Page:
Creating visitor centred attractions

The consultation process to reach and engage with new audiences

Just as large commercial organisations rely on market research to effectively position and sell their products and services, museums are learning how to ask the same questions of their target audiences in order to tailor and deliver the best exhibitions and programmes they can.

User experience is important in order to reach new audiences and improve existing services. It’s no longer enough to have great collections on show, it must be presented in a way that engages with and works hard to attract people. Museums must entertain their visitors and research is at the heart of understanding what that means to each target market and the best way to get them interested enough to visit and keep them coming back- or to recommend it to friends. So where do you begin to create a better user experience and attract a wider audience? What will bring them to your doors? Where do you put your focus, and specifically which efforts will attract the audience you most want to engage with?

It needn’t be as overwhelming as it sounds. Via a consultation process involving current and future audience groups, it’s possible to test design ideas, the visitor journey and bring all the components together to ensure a you build the best attraction possible. In essence, consultation tests whether the exhibition concepts would meet the needs and desires of the target audiences – are they interested in the plans and would they visit?

How are consultations undertaken?

Working with the client and any other relevant parties, Mather & Co has helped many of its clients undertake consultations via two main platforms:

  1. Informal audience interviews

Informal interviews often take place in the museum itself within the proposed ‘space’ and involve representatives from all the target audience groups, as well as chosen staff from the museum. Interviewees are selected at random and are asked a series of questions relating to the proposed designs using design visuals as prompts to better explain the ideas.

  1. Focus groups

Focus groups are often assembled and run by an independent third party to maintain neutrality. Mather & Co helps manage the process at every stage. Key audience groups can be brought together in various venues, supported by museum staff and visuals to aid the conversation. Each session is tailored to the audience but includes a presentation of the project and a wider discussion with the group.

With younger focus group members or those who speak English as a second language, a different approach may be taken concentrating on activity that takes into account childrens’ attention span and language barriers.

Working with Manchester City Council at the Central Library on the Archives+ installation, Mather & Co engaged with younger target audiences by including objects from the archives. They saw a North West Film Archive film on Moss Side and looked at archive photos of children across the 20th century. They also discussed their use of libraries and museums, what content they might be interested in at a new venue, and how they might use Archives+. They spent time drawing how they wanted Archives+ to look and what it should contain, as well as suggesting names for the venue. In this instance the focus group was of a less rigid format, due to the young age of the group and open nature of the space that encouraged the young people to pop in and out of the discussions.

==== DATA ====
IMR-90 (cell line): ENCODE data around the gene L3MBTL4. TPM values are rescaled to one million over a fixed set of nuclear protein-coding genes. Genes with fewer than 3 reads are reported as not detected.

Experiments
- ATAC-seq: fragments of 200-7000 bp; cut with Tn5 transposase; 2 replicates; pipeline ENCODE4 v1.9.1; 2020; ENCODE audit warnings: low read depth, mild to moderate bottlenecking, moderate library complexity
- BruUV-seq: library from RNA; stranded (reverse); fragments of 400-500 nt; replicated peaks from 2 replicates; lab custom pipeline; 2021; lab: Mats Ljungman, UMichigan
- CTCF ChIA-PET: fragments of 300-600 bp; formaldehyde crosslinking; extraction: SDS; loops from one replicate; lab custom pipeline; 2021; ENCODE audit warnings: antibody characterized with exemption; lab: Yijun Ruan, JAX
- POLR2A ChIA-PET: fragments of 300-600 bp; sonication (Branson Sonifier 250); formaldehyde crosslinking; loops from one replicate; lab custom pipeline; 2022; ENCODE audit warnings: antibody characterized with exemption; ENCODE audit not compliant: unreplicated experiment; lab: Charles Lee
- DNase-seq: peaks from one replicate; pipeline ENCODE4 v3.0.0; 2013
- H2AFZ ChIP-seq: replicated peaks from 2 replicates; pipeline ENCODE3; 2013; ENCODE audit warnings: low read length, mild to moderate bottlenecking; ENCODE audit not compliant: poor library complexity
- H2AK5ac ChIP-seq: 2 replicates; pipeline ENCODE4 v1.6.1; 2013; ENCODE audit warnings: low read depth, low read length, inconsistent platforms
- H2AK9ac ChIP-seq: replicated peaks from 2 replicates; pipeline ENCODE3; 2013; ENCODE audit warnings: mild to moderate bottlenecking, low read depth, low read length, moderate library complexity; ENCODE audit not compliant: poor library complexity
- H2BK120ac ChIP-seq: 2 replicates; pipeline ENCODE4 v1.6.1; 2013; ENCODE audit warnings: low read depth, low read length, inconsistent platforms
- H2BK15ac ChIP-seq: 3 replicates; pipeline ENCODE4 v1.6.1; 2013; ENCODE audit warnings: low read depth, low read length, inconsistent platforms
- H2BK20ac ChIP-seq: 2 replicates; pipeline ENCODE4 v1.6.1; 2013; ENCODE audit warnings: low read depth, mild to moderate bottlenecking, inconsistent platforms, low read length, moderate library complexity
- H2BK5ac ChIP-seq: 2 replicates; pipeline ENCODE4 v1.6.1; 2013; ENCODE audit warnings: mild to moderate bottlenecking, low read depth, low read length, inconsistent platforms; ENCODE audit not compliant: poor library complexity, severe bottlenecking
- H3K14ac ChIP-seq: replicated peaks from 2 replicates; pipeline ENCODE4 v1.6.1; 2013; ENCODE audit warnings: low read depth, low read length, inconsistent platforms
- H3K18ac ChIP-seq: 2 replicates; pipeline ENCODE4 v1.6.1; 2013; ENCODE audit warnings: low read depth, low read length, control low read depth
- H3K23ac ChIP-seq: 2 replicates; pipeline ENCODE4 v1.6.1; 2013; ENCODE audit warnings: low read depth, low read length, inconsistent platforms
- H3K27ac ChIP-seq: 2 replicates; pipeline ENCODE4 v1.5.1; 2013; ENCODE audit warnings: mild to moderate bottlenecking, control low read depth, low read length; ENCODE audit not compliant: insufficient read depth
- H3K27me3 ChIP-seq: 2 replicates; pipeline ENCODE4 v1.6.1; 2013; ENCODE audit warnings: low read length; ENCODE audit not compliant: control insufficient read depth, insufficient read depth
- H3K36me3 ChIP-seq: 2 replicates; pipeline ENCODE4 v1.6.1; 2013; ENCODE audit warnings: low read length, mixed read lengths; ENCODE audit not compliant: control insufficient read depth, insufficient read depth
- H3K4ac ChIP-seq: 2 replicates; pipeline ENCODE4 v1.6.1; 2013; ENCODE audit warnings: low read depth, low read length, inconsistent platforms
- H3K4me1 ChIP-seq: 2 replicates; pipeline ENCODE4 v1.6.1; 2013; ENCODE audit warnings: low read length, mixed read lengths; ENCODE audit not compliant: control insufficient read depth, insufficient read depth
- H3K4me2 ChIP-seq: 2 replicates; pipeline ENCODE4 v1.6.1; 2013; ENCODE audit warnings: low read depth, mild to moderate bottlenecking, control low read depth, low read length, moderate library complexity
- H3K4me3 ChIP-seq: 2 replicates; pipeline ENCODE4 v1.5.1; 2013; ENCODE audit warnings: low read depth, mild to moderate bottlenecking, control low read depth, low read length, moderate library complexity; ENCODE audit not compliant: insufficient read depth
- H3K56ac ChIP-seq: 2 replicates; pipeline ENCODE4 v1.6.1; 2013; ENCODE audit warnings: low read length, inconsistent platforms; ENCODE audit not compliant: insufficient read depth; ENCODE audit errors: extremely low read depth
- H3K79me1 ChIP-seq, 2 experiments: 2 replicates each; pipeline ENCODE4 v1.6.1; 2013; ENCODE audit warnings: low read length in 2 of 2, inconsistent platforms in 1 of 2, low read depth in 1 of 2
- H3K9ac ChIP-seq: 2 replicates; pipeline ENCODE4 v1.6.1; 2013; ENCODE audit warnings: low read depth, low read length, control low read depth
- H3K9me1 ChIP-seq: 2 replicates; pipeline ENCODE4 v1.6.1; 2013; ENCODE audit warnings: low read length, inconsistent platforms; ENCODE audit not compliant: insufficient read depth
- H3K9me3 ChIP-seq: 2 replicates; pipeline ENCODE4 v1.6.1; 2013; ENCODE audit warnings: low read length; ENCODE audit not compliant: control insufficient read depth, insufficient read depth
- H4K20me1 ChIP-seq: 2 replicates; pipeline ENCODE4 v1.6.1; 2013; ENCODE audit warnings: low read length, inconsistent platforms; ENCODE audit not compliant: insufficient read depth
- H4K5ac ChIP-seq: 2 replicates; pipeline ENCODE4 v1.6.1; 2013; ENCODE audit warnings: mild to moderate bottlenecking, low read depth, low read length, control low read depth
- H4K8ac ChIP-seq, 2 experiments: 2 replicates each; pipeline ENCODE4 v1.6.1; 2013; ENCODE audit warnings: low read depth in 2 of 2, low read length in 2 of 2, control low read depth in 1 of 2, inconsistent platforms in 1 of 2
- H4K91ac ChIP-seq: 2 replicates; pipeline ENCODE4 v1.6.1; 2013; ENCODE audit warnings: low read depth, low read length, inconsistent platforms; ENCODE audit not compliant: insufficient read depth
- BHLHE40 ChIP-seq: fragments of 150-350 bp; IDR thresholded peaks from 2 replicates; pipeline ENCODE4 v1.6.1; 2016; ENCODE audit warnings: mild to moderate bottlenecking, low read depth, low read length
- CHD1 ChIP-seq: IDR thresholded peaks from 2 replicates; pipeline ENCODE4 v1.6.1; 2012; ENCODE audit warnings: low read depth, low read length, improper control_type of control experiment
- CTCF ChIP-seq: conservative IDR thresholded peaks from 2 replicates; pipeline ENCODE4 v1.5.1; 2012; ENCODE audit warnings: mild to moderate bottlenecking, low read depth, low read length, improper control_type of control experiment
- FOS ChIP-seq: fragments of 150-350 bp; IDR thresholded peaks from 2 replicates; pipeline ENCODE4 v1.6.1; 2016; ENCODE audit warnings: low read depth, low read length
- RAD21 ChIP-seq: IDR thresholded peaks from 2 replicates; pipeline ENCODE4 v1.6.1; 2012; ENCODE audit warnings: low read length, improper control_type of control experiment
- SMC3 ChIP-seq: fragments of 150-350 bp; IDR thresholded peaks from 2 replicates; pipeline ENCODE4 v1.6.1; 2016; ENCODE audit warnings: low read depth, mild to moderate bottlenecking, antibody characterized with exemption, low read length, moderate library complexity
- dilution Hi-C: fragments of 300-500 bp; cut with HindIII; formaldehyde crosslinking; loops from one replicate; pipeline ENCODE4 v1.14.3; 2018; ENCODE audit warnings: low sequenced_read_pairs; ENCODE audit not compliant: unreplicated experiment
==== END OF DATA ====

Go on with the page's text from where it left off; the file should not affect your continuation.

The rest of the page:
Engaging new audiences via focus groups often provides ideas going forward, whilst it makes the target audience feel involved in the content and decision making process. Consultations can continue to be carried out at different stages in the delivery phase to test more detailed designs and prototypes. Only by gathering as much information as possible directly from the target audience can we begin to decipher what they’re looking for and deliver a truly entertaining user experience.

The results from the Archives+ consultation highlighted some really interesting points and provided invaluable input to be fed back into the design.  It worked – Archives+ now reaches a much wider demographic than ever before. There has been:

  • Over 3200 school children visits
  • Over 100 school teachers trained
  • 522 events/activities delivered attended by 18,884 people including 1743 families and 1957 young people
  • 81 volunteers (5785 hours) including 13 young people working as digital journalists and at events.
  • 18% of visitors are from Black and Minority Ethnic community
  • 25% of visitors from outside North West.
  • 90% of young people found it ‘young people’ friendly.

If you’d like to know more about researching your audiences in order to deliver the most engaging museum for them, please contact Sam Withers on sam@matherandco.com